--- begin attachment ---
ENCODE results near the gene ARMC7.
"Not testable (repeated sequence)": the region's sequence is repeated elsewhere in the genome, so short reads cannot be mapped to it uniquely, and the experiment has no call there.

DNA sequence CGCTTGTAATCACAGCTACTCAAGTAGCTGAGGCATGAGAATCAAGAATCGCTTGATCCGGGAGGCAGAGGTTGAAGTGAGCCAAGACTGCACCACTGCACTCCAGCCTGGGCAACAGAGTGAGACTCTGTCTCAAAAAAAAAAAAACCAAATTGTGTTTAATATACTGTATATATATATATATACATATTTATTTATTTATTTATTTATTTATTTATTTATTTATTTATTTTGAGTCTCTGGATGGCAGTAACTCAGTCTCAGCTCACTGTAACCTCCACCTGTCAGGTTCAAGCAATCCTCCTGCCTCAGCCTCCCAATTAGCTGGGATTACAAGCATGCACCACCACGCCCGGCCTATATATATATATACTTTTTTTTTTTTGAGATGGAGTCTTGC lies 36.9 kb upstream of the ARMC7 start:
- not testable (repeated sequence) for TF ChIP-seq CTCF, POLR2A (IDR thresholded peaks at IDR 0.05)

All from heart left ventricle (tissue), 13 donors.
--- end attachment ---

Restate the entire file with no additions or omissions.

ENCODE results near the gene ARMC7.
"Not testable (repeated sequence)": the region's sequence is repeated elsewhere in the genome, so short reads cannot be mapped to it uniquely, and the experiment has no call there.

DNA sequence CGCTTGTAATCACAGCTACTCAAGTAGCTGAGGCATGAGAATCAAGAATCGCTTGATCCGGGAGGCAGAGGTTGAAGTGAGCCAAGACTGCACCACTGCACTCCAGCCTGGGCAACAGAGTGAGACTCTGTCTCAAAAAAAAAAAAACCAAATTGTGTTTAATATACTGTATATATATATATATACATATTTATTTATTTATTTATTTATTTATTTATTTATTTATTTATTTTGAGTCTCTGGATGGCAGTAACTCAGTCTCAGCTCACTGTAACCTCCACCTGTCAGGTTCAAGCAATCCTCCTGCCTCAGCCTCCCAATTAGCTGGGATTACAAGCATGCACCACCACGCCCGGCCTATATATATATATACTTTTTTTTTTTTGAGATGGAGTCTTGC lies 36.9 kb upstream of the ARMC7 start:
- not testable (repeated sequence) for TF ChIP-seq CTCF, POLR2A (IDR thresholded peaks at IDR 0.05)

All from heart left ventricle (tissue), 13 donors.